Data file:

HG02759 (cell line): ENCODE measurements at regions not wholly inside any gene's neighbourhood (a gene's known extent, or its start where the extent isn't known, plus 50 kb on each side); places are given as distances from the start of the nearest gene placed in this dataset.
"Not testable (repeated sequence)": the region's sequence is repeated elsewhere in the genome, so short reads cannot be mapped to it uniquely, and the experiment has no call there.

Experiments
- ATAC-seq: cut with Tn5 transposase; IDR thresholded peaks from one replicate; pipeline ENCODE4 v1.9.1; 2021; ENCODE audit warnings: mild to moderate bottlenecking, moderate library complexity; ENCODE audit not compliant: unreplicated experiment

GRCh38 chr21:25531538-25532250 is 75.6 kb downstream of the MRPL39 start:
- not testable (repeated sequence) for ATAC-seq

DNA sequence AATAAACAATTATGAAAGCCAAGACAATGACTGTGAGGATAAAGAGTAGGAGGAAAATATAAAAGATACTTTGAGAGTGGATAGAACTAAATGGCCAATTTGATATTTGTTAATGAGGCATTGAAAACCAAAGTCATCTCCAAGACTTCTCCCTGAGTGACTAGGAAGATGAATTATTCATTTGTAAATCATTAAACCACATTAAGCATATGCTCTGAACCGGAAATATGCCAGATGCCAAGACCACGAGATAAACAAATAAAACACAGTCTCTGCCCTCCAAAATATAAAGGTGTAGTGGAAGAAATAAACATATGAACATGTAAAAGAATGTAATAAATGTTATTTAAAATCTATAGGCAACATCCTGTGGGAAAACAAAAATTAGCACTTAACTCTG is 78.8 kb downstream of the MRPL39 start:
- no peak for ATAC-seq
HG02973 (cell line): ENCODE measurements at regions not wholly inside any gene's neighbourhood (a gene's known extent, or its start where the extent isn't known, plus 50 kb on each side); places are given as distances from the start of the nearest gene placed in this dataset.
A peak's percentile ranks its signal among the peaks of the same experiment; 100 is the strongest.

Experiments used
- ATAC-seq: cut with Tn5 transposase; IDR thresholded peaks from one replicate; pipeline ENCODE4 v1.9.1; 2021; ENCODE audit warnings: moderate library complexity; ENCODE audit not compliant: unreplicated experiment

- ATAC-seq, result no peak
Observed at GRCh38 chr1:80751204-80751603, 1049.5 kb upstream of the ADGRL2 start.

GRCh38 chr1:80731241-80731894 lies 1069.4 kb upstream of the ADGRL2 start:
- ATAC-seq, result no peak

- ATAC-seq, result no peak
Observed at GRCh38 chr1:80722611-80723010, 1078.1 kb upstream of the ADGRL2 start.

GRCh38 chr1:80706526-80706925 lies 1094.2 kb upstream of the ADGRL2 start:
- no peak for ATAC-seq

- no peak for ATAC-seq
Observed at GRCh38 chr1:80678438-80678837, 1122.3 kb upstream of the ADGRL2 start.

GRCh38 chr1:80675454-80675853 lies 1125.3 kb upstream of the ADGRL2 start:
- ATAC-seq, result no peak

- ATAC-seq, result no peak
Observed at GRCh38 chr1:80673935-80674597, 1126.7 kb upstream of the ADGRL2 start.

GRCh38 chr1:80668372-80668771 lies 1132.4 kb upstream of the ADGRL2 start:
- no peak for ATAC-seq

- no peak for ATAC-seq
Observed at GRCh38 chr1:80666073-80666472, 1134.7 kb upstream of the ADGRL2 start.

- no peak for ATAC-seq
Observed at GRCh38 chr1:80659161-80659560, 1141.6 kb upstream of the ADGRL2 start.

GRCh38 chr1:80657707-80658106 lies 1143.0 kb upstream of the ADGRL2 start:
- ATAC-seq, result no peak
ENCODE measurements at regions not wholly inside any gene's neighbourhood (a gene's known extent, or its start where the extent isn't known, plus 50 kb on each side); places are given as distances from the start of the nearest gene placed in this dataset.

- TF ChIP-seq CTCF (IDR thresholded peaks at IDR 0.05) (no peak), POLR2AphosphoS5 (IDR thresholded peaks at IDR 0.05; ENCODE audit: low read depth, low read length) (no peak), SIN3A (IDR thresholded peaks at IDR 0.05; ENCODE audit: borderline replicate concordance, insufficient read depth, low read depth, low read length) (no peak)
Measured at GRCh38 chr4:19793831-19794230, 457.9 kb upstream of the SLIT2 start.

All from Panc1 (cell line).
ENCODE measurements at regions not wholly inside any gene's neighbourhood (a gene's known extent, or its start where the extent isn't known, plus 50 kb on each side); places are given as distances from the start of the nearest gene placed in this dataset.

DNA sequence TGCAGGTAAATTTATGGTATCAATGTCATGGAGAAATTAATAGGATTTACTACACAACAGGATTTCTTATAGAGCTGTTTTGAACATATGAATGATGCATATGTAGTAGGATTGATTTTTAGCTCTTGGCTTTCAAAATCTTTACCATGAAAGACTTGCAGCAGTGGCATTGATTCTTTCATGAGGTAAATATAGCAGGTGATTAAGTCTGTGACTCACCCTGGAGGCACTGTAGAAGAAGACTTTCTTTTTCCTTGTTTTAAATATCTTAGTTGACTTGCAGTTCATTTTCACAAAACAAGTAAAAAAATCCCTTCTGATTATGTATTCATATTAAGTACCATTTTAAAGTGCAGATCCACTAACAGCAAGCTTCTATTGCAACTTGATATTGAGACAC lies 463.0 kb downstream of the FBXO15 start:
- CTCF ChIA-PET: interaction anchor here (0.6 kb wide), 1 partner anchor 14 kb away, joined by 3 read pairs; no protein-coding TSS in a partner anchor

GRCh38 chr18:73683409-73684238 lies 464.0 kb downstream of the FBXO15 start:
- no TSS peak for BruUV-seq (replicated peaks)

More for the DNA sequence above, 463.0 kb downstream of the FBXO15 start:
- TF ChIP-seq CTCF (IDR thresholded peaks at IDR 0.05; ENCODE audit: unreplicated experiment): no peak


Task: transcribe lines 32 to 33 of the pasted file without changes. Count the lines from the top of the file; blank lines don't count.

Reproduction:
Observed at GRCh38 chr1:80659161-80659560, 1141.6 kb upstream of the ADGRL2 start.

GRCh38 chr1:80657707-80658106 lies 1143.0 kb upstream of the ADGRL2 start: